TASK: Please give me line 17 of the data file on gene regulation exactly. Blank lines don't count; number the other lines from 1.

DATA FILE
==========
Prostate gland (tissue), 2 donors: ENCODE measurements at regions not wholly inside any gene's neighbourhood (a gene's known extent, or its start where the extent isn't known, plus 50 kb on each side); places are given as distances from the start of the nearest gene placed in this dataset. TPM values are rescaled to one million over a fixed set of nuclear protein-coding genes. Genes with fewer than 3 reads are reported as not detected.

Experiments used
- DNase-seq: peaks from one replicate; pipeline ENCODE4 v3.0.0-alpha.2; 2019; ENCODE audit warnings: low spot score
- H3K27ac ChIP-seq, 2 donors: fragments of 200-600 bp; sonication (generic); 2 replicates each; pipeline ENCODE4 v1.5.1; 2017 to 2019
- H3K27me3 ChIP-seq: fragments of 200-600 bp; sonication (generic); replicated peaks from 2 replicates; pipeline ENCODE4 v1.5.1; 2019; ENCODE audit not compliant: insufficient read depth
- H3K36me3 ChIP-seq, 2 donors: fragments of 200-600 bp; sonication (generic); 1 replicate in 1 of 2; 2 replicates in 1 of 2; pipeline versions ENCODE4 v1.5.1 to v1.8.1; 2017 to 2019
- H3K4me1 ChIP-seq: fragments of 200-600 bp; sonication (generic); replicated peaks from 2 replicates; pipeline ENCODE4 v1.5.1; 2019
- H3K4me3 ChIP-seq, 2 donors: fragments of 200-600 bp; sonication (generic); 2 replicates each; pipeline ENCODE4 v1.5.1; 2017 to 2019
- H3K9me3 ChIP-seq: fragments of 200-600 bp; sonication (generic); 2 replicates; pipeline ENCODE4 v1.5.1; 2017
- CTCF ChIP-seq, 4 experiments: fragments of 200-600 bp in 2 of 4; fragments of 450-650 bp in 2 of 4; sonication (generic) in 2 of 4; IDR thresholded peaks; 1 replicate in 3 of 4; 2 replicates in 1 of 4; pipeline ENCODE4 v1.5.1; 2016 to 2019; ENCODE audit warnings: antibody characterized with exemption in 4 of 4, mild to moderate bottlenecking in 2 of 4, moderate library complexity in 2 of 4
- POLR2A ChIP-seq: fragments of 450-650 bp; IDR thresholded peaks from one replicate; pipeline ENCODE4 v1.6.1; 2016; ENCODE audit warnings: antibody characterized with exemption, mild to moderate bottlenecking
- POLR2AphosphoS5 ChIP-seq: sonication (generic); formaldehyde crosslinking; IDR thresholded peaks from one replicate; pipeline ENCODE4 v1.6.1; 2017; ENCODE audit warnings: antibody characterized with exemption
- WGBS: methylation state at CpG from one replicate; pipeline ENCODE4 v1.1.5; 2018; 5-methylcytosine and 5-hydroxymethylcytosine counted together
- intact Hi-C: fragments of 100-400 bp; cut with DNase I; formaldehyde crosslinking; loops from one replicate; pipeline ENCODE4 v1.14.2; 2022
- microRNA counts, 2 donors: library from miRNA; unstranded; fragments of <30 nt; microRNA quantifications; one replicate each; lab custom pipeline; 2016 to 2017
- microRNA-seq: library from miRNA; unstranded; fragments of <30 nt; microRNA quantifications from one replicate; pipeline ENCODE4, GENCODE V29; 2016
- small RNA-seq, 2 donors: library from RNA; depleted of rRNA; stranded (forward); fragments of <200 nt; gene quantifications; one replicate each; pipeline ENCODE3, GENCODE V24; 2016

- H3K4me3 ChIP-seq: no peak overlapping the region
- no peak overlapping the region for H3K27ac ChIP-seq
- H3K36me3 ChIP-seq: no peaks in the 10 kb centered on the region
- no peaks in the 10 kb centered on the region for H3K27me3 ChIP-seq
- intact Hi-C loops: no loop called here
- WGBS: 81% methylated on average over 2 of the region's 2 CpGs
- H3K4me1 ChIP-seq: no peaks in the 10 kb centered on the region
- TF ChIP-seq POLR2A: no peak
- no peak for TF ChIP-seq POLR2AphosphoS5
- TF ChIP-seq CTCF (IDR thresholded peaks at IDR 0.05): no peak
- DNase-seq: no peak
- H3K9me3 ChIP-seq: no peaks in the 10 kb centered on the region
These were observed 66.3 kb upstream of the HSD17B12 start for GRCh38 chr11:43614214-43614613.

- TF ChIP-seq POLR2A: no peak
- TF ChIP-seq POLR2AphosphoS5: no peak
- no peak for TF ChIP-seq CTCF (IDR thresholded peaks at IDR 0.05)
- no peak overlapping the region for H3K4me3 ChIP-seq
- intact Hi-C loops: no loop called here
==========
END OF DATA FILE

- small RNA-seq, 2 donors: library from RNA; depleted of rRNA; stranded (forward); fragments of <200 nt; gene quantifications; one replicate each; pipeline ENCODE3, GENCODE V24; 2016